Virtual workplaces. Remotopia’s huge, cloud-based infrastructure investments reveals the poison of legacy kludges, of technical debt-riddled patchworks of systems. It showcases the power of supporting millions of telecommuting employees with modern systems that scale elastically (with Virtual Space hot on its heels).
The elevator pitch to elevate your place
So, in the end, what is it that makes a place a place of the future? The answer: a fundamental belief, widely distributed among the brokers of local power, in the promise of tomorrow, not a longing for the glories of yesteryear. Specifically, belief in:
The centricity of technology. We’re no more than 20 per cent into the Fourth Industrial Revolution; ride this wave, attracting and developing the jobs of the future, and a virtuous circle of employment growth, wage growth and tax revenue growth will propel your place forward. Miss it, though, and your city could likely end up like the California gold-mining ghost town of Bodie – a curio that tourists will visit in 50 years’ time and ask: “What on Earth happened here?”
Openness – to ideas, to people, to culture, to experimentation, to failure, to the future. A place that is open to the future has no guarantee it will thrive, but a place that is closed is guaranteed to ossify and die. Occasionally, that demise can be glorious (a la Venice); most times, though, it is more mundane and far less picturesque.
A balance between the vested interests of the “incumbent” and the “disruptor”. In too many places that we surveyed for this report it was all too apparent that the haves were pulling up their drawbridges to protect themselves from the have-nots. Price inflation for real estate, education, healthcare and entertainment is a manifestation of a culture that undervalues tomorrow. Great places now, perhaps, but not places of the future.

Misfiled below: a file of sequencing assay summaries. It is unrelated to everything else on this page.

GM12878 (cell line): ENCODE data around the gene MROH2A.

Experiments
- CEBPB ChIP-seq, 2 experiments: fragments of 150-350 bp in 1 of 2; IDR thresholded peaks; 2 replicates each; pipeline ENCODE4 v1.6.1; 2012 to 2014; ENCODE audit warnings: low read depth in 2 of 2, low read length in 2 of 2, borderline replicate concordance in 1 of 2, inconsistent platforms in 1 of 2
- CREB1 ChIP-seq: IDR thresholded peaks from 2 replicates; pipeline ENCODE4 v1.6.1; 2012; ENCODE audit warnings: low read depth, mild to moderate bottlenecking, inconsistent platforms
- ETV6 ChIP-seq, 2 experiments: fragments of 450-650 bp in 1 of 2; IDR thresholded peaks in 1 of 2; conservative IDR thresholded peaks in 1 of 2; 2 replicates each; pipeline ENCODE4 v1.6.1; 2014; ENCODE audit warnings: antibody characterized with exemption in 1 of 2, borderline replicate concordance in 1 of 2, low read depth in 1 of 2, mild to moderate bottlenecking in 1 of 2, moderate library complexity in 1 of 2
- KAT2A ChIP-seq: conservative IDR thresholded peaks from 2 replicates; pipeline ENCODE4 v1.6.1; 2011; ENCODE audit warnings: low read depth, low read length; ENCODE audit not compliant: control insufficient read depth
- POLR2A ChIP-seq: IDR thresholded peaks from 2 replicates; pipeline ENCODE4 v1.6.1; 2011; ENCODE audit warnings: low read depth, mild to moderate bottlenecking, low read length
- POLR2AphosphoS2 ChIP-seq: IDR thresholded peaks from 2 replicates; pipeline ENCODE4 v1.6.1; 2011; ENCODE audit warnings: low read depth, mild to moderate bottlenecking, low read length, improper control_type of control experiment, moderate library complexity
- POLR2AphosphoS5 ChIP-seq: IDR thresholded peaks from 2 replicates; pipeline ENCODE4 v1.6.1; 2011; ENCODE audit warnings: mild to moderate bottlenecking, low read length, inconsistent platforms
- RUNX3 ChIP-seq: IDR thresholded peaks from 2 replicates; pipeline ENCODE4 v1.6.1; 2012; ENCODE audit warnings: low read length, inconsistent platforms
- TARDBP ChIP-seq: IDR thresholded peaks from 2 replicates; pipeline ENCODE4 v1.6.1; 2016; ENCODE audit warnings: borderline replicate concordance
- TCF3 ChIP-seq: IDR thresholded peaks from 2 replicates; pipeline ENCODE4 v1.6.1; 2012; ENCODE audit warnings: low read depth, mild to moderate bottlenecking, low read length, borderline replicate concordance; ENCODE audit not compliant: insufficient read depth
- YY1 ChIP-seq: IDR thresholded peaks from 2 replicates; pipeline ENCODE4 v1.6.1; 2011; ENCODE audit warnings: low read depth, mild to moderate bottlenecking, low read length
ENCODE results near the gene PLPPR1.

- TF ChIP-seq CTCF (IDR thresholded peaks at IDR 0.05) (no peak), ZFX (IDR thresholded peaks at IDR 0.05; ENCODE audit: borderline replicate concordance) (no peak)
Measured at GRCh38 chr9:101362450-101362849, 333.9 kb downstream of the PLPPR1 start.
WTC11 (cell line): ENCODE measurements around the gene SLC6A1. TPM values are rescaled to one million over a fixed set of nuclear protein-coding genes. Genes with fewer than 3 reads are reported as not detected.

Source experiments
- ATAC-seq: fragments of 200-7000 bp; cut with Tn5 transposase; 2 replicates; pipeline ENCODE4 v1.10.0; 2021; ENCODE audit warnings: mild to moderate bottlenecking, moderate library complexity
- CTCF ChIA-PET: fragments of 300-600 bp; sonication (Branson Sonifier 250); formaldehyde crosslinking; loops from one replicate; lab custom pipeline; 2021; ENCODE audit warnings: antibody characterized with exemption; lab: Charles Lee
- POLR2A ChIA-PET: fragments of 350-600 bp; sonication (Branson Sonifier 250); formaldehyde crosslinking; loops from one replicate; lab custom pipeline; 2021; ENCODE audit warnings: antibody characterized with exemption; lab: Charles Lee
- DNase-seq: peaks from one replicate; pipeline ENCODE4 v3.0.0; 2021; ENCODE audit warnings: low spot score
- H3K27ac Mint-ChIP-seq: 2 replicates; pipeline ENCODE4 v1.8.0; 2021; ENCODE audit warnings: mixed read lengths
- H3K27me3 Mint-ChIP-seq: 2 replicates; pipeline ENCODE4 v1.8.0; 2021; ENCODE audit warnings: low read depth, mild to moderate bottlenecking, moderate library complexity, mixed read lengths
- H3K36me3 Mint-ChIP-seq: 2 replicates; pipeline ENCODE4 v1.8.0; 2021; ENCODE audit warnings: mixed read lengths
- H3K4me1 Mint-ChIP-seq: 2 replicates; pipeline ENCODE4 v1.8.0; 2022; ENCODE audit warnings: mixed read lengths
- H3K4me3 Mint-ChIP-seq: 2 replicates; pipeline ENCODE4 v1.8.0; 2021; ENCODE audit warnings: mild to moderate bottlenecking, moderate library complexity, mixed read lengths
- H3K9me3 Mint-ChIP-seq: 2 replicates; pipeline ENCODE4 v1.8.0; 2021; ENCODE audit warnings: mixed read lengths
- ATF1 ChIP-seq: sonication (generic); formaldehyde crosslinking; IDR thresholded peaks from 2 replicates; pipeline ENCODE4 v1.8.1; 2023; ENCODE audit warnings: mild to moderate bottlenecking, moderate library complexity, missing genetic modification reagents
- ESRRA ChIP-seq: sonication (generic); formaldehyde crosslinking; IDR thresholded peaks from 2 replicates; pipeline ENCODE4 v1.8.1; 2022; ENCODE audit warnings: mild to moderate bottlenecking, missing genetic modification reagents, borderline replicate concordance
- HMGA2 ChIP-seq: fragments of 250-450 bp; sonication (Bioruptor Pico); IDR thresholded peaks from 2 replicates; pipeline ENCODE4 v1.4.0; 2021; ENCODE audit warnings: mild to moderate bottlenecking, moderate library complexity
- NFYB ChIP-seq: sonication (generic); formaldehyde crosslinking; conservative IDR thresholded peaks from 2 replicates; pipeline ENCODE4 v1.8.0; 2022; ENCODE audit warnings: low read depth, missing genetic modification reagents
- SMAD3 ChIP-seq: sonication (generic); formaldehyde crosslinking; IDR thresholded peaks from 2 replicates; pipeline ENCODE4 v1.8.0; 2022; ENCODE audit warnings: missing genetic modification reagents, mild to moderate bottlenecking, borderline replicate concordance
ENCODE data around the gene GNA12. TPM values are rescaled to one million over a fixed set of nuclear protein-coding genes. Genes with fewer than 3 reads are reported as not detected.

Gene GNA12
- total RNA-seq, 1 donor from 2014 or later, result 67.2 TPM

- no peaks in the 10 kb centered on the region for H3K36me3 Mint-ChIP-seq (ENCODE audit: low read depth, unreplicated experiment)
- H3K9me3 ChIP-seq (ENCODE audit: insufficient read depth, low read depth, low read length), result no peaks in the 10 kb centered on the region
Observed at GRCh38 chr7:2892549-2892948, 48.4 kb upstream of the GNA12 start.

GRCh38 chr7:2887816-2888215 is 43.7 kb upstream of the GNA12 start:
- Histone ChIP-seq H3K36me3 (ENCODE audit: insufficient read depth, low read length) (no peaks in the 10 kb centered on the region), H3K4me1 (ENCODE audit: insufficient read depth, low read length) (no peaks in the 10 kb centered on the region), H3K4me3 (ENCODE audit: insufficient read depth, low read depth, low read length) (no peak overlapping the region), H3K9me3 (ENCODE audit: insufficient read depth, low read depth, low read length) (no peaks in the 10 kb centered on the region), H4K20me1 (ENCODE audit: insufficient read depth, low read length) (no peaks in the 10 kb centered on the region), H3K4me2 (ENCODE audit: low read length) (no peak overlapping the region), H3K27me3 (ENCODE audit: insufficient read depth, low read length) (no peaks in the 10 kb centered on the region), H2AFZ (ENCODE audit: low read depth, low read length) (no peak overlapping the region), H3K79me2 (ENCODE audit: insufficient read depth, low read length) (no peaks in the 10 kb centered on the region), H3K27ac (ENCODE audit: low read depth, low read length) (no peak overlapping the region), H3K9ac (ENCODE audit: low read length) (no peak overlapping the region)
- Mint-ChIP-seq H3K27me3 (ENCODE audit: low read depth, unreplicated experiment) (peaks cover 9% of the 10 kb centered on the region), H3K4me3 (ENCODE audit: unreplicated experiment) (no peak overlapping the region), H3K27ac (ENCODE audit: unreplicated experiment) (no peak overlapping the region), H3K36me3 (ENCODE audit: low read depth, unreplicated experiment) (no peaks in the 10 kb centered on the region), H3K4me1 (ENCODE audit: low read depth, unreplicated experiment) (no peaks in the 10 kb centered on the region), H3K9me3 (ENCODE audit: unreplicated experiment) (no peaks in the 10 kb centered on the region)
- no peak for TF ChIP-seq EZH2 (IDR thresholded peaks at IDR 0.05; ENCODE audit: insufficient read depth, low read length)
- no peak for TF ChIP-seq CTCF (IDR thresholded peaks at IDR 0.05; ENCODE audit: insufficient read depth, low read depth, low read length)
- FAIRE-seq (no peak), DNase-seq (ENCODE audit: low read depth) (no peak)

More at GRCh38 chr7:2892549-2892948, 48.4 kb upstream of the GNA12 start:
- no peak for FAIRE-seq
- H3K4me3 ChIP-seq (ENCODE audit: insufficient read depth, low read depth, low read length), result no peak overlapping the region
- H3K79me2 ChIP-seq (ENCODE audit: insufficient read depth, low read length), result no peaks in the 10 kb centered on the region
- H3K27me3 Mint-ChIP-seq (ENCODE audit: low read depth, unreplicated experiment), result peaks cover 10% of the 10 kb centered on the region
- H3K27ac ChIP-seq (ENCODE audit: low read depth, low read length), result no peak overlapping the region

Education. Every person, company, institution and society that has risen through history has achieved this status through one basic step: education. Put simply, the brightest people at the greatest scale win. Most of the places in our report reflect this truth. Many of the places that didn’t make our list fell down because education wasn’t prioritised.
We also think a place of the future could be in the neighbourhood where you currently live, right where you were brought up. The future of work could be right under your feet – literally in front of your nose, as George Orwell might put it. All of us potentially have the power to make our places fit for the future. With the means of production, anyone can do any work, anywhere.
History has shown that places that get the atomic elements just right will inherit the future (and have the cool kids, like moths to a flame, wanting to be there, where the action is, and create the future of work). This is the route to making where you live great again (or great for the first time). In 21 Places of the Future, we hope we’ve offered some ideas – perhaps controversial or at least unconventional – on how to go about doing that.
Robert H. Brown is VP, Center for the Future of Work at Cognizant.